Learning in Local Greenspace with Kirkshaws Primary School - a case study
Why learn in local greenspace?
Kirkshaws Primary School serves Old Monkland and Kirkshaws in North Lanarkshire. The School Improvement Plan, under its Health and Wellbeing outcome, sought greater use of outdoor areas within the school grounds and in the wider community. The Learning in Local Greenspace project enabled outdoor learning and the development of responsibility, confidence, independence, resilience and collaboration. The project was co-designed between Matt Searles at Jupiter Artland and P4 class teacher Kirsty Wyatt to meet these priorities and support the class to develop a sense of ownership from their experience of nurturing a local outdoor greenspace.
Finding and accessing your local greenspace
Nearby Doune Park was identified, using local knowledge, as a suitable local greenspace for outdoor learning. It is a council run park approximately 600m, or a 10 minute walk, from the school with paths, open grass and isolated areas of established trees. To ensure the correct adult-pupil ratio, Kirsty negotiated with other class teachers to borrow their classroom assistants for the visits.
Using your local greenspace
The class had already undertaken projects in school about protecting wildlife and wanted to share their passion for environmental protection in their local greenspace. They explored the interrelationships between people and nature and how our individual actions can impact on the environment.
At Doune Park they created tree creatures, real or make believe, that could survive amongst the trees. The pupils tried to find the best place for their creatures to survive and shared with the rest of the class how their particular creature could thrive in that chosen place. The project wove creative outdoor activities with writing skills, word construction and poetry, to form the children’s responses to and develop ownership of their greenspace.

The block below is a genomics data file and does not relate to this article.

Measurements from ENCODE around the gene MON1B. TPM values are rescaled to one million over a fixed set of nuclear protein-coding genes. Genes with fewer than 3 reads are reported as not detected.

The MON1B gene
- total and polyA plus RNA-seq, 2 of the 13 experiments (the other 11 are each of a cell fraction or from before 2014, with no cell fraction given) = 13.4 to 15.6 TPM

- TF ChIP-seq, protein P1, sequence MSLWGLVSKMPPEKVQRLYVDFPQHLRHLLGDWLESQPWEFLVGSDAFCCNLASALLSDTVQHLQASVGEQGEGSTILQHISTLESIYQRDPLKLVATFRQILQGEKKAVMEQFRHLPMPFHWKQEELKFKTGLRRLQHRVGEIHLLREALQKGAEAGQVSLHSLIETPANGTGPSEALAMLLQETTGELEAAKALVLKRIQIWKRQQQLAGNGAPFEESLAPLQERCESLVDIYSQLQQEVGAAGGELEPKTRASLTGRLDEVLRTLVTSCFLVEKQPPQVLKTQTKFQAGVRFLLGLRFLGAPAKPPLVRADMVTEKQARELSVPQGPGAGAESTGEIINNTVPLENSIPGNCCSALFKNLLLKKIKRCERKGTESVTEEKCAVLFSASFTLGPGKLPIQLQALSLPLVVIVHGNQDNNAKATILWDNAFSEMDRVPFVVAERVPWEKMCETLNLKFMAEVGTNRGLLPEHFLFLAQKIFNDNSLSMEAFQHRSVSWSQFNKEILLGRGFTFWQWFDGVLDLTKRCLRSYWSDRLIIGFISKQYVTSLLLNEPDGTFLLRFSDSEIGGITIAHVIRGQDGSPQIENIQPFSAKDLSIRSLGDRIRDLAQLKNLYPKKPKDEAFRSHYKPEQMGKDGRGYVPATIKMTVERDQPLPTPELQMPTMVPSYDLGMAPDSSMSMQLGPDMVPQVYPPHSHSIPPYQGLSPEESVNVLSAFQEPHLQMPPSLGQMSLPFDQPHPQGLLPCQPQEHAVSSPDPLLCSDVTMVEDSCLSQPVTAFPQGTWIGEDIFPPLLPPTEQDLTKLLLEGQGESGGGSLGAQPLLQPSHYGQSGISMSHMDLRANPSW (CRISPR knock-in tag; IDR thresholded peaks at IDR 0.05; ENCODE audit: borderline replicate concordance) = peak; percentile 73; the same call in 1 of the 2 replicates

Kirsty witnessed increases in the pupils’ enthusiasm and resilience.
“The class loved being in the local park and it was fantastic to see the excitement they had when sharing their experiences. At school, they are used to being told to stay inside when it is raining but this project really tested their resilience and they enjoyed braving the elements.”
Reflecting afterwards, Matt and Kirsty recognised the value of investing time on planning and creating an experience of relevance to the pupils and their community. In addition, building in Professional Learning at the start would not only support project delivery but build confidence in school staff.
Improving your local greenspace
The pupils made placards that demonstrated an environmental statement that would alleviate environmental stress within Doune Park. They then found a space for their demonstration and recorded it through photography.
Spreading and embedding learning in local greenspace
Pupils each made an individual environmental pledge to their greenspace, wrote them out and found a place to hang it. This shared their pledges with the wider community and encouraged others to value the greenspace too. These activities enabled the class to use creative processes in their greenspace to inspire positive change.
Kirsty now feels more able to offer creative activities outdoors, saying
“The Learning in Local Greenspace project has increased my confidence to undertake a creative project in to the outdoors and has consolidated processes and procedures to enable outdoor learning to be an ongoing part of the students’ learning.”
Matt has also seen the benefits to Kirsty and her pupils.
“Being part of the Learning in Local Greenspace project has enabled Kirsty to recognise cross curricular possibility that binds indoor, classroom teaching with creative outdoor learning. There is also an increased awareness of the benefits that outdoor learning brings to the learning process, with increased engagement, contextualisation and resilience.”
Photographs: Jupiter Artland and Kirsty Wyatt, Kirkshaws Primary School.